- Alyosha Popovich
Alyosha Popovich ( _ru. Алёша Попо́вич, literally Alexey, son of the priest), alongside
Dobrynya Nikitichand Ilya Muromets, is a bogatyr(i.e., a medieval knight-errant). He is the youngest of the 3 main bogatyrsof Kiev Rus.
The three of them are represented together at
Vasnetsov's famous painting "Bogatyrs".
Byliny(oral stories) he is described as a crafty priest's son who wins by tricking and outsmarting his foes. He is known for his agility, slyness, and craftiness. Alyosha Popovich is fun-loving, sometimes being depicted as a "mocker of women," and may occasionally be a liar and a cheat (Bailey, p. 121). He defeated the dragon Tugarin Zmeyevichby trickery. In later versions the dragon was transformed into the figure of a MongolKhan.
Alyosha Popovich and Tugarin
In this bylina Alyosha Popovich and his servant,
Yekim, set out for Kiev to meet Prince Vladimir. When they arrive at Kiev, Prince Vladimir is having a feast. Prince Vladimir offers Alyosha Popovich to sit next to him, but Alyosha Popovich refuses and decides to take the lowest place in the social hierarchy by sitting next to the stove (Bailey, p. 121-122). At the feast, the monster Tugarin insults the Prince by sitting between Vladimir and his wife. Tugarin also does not pray to God and gorges himself at the feast. Alyosha Popovich, who is disgusted with the way Tugarin is acting, insults the creature with stories about the deaths of a dog and a cow (Bailey, p. 122). Tugarin is provoked by these stories and throws a dagger at Alyosha Popovich. Then, Alyosha Popovich accepts Tugarin's challenge to fight. The battle takes place in an open field, and when Alyosha Popovich arrives, Tugarin is already flying in the sky on his wings made of paper. Alyosha Popovich prays for rain, and Tugarin falls to the ground because his paper wings get wet. Finally, Alyosha Popovich knocks Tugarin's head off with his staff, sticks it on a spear, cuts his body into small pieces, and presents it to Prince Vladimir's court. (Bailey, p. 122-129).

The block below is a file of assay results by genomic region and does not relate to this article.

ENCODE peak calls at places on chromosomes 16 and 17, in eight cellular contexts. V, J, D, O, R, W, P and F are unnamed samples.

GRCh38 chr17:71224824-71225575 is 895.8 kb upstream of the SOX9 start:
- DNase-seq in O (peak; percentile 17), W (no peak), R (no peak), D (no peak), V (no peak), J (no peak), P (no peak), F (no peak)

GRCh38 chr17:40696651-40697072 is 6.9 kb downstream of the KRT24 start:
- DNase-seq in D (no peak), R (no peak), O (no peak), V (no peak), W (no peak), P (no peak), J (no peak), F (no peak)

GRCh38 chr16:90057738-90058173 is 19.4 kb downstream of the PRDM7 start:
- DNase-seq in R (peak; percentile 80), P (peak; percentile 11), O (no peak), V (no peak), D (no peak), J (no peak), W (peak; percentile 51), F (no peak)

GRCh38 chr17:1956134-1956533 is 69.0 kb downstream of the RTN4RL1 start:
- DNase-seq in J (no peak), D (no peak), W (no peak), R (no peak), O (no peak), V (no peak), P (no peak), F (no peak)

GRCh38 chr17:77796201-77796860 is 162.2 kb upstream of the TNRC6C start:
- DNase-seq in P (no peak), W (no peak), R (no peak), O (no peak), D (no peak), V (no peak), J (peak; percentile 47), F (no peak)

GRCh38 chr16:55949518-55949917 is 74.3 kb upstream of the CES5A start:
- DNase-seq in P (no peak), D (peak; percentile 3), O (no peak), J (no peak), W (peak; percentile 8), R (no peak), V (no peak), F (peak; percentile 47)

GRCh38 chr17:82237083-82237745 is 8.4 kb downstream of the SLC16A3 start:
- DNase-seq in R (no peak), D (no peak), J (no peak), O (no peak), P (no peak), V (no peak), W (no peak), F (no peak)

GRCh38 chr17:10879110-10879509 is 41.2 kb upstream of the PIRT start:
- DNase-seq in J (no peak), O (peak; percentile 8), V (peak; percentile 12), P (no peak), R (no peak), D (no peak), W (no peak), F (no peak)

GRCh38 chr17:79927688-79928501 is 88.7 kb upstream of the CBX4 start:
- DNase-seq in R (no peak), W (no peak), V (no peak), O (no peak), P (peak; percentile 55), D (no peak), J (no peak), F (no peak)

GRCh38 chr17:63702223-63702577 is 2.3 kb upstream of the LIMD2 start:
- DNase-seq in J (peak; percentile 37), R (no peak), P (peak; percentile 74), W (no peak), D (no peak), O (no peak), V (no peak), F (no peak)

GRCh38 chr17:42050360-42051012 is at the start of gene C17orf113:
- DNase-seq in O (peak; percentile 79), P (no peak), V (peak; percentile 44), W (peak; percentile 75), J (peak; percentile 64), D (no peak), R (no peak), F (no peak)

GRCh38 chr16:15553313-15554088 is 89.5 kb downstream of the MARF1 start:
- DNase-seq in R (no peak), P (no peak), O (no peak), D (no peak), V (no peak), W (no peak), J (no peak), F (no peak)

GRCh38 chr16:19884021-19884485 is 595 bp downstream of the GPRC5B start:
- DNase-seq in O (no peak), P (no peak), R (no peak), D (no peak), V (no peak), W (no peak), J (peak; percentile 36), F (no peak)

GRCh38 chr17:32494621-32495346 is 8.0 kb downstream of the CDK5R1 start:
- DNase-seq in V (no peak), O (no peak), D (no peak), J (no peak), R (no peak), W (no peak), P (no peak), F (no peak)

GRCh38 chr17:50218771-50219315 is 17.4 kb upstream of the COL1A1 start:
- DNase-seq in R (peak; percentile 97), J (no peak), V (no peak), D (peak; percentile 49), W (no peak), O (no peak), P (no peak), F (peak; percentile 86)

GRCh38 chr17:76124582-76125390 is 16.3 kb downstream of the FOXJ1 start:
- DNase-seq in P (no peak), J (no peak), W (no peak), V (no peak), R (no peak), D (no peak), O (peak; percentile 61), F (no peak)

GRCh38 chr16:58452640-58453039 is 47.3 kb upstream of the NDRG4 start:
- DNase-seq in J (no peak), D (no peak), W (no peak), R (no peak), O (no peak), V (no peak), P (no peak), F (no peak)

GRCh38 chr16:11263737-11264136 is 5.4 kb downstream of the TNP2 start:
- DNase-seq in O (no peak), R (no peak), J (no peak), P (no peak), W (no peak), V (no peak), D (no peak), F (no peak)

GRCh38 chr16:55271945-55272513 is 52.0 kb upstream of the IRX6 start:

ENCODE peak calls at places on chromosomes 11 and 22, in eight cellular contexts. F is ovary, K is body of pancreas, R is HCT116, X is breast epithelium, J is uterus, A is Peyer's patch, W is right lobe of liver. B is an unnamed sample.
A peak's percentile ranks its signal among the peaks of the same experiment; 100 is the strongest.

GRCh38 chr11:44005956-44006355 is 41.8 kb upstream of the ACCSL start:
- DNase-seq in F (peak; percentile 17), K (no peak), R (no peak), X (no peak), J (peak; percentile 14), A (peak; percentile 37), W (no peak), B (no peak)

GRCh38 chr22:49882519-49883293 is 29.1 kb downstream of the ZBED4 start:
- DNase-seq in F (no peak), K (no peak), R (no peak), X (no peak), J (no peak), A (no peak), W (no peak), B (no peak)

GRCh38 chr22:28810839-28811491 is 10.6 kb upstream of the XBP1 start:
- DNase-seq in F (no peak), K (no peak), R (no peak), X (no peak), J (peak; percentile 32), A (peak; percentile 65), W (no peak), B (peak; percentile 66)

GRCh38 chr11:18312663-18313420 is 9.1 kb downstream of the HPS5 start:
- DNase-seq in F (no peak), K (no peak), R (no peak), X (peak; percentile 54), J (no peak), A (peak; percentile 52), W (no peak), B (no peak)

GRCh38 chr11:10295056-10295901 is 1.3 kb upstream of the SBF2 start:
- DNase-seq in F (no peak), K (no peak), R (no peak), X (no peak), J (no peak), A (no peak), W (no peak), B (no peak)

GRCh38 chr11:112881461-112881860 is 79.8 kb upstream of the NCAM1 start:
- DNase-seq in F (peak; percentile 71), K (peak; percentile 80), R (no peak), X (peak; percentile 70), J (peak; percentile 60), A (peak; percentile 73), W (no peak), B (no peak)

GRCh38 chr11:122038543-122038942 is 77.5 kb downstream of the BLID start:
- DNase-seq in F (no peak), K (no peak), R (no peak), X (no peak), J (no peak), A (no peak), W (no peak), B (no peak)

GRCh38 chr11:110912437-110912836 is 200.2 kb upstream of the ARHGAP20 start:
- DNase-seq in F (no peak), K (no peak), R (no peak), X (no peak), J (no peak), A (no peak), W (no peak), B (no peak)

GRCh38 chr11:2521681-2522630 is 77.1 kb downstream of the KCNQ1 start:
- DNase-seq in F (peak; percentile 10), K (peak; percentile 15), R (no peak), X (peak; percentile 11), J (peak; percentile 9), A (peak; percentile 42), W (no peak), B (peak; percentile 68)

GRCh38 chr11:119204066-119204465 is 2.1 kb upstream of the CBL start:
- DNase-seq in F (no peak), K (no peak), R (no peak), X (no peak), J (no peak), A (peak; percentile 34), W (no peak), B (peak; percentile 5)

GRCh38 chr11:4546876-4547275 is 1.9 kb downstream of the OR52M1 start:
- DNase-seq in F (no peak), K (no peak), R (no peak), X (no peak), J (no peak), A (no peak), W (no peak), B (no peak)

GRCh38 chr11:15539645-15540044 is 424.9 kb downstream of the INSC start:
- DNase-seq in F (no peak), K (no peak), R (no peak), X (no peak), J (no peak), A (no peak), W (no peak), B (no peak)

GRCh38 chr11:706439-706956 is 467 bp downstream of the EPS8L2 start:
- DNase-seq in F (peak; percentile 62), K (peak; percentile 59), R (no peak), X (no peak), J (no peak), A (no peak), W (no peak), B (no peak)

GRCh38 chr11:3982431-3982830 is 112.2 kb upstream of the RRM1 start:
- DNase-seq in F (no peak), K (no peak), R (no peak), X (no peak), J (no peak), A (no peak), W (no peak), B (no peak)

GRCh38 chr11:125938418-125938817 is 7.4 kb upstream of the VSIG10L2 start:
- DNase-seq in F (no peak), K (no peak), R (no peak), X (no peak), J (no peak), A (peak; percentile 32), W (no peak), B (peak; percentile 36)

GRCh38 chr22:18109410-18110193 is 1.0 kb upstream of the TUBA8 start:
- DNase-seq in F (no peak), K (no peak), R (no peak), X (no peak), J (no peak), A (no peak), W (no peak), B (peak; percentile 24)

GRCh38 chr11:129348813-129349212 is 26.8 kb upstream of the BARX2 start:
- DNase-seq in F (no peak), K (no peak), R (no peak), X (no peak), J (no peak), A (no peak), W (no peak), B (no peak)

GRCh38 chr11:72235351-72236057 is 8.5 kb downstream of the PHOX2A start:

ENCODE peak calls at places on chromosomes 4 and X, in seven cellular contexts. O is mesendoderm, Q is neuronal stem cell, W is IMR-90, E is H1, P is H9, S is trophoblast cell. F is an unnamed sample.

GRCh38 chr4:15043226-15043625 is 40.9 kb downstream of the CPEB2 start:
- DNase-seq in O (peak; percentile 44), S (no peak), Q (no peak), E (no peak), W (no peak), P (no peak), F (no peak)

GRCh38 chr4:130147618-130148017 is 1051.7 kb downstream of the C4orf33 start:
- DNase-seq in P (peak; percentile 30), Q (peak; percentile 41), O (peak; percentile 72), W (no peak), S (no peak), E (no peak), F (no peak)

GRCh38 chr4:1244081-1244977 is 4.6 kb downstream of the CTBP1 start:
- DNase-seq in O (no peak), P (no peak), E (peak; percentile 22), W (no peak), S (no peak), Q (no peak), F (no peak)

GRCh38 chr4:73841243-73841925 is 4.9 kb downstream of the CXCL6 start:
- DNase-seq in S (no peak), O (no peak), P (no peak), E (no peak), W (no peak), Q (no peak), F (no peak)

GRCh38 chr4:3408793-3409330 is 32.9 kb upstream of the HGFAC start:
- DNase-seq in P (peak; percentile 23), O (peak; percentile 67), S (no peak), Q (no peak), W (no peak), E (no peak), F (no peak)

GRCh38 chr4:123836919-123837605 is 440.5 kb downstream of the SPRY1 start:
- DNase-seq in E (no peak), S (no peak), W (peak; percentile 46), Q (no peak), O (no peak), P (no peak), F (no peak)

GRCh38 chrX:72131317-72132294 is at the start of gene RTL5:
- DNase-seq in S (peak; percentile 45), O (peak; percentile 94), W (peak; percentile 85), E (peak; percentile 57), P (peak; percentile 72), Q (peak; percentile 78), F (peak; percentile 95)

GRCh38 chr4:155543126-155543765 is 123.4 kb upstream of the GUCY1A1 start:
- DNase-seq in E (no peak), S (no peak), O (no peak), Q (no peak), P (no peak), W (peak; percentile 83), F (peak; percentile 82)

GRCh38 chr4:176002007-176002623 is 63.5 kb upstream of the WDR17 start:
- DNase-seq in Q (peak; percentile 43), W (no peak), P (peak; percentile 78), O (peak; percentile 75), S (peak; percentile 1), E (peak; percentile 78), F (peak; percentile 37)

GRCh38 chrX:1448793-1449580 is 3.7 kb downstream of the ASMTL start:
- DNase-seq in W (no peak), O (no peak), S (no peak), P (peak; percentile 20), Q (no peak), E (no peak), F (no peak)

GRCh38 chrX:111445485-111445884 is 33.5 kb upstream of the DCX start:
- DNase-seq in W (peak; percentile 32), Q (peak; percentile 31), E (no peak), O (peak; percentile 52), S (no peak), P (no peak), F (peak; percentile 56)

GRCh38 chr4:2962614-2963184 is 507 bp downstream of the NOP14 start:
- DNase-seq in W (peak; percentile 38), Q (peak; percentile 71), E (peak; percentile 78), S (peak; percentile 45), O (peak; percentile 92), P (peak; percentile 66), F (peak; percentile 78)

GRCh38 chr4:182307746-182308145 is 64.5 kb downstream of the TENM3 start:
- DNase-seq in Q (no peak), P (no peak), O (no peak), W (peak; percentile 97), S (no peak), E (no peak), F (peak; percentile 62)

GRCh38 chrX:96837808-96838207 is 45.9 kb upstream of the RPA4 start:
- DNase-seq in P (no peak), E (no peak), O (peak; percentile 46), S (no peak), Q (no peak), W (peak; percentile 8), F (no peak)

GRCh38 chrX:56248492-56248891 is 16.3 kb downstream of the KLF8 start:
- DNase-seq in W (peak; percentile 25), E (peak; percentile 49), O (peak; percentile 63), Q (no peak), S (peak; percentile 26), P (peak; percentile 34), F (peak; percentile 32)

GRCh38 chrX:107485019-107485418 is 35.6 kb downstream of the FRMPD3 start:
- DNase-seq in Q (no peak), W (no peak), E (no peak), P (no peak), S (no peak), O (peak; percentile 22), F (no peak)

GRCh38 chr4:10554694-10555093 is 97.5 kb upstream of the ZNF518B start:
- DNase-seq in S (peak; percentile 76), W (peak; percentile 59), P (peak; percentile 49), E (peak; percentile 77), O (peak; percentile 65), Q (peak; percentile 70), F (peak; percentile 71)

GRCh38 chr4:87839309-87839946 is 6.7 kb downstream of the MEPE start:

* Bailey, James and Ivanova, Tatyana. An Anthology of Russian Folk Epics. M.E. Sharpe, Inc. Armonk, New York, 1998.
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